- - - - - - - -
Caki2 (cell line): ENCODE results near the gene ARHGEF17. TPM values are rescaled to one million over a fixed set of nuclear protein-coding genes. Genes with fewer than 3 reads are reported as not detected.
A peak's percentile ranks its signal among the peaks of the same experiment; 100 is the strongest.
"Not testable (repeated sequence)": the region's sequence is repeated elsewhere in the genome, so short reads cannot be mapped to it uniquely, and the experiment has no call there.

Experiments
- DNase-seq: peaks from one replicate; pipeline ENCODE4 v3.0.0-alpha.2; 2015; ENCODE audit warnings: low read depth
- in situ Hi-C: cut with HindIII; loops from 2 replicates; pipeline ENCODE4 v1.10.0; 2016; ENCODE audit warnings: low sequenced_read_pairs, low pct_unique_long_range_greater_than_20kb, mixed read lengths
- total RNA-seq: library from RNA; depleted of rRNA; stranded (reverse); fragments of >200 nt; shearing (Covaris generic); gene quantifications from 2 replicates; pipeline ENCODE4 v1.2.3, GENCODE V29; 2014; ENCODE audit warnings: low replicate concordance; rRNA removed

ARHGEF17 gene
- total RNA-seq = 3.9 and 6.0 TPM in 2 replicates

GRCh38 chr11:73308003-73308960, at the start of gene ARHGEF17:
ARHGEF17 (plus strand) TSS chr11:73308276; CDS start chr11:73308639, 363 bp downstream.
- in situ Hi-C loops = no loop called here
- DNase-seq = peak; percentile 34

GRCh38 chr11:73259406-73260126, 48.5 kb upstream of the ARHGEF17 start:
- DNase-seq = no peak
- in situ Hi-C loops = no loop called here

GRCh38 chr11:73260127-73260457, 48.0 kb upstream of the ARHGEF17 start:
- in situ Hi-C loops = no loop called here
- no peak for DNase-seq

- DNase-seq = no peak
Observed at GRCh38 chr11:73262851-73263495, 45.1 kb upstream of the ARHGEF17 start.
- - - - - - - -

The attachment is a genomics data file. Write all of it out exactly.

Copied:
Caki2 (cell line): ENCODE results near the gene ARHGEF17. TPM values are rescaled to one million over a fixed set of nuclear protein-coding genes. Genes with fewer than 3 reads are reported as not detected.
A peak's percentile ranks its signal among the peaks of the same experiment; 100 is the strongest.
"Not testable (repeated sequence)": the region's sequence is repeated elsewhere in the genome, so short reads cannot be mapped to it uniquely, and the experiment has no call there.

Experiments
- DNase-seq: peaks from one replicate; pipeline ENCODE4 v3.0.0-alpha.2; 2015; ENCODE audit warnings: low read depth
- in situ Hi-C: cut with HindIII; loops from 2 replicates; pipeline ENCODE4 v1.10.0; 2016; ENCODE audit warnings: low sequenced_read_pairs, low pct_unique_long_range_greater_than_20kb, mixed read lengths
- total RNA-seq: library from RNA; depleted of rRNA; stranded (reverse); fragments of >200 nt; shearing (Covaris generic); gene quantifications from 2 replicates; pipeline ENCODE4 v1.2.3, GENCODE V29; 2014; ENCODE audit warnings: low replicate concordance; rRNA removed

ARHGEF17 gene
- total RNA-seq = 3.9 and 6.0 TPM in 2 replicates

GRCh38 chr11:73308003-73308960, at the start of gene ARHGEF17:
ARHGEF17 (plus strand) TSS chr11:73308276; CDS start chr11:73308639, 363 bp downstream.
- in situ Hi-C loops = no loop called here
- DNase-seq = peak; percentile 34

GRCh38 chr11:73259406-73260126, 48.5 kb upstream of the ARHGEF17 start:
- DNase-seq = no peak
- in situ Hi-C loops = no loop called here

GRCh38 chr11:73260127-73260457, 48.0 kb upstream of the ARHGEF17 start:
- in situ Hi-C loops = no loop called here
- no peak for DNase-seq

- DNase-seq = no peak
Observed at GRCh38 chr11:73262851-73263495, 45.1 kb upstream of the ARHGEF17 start.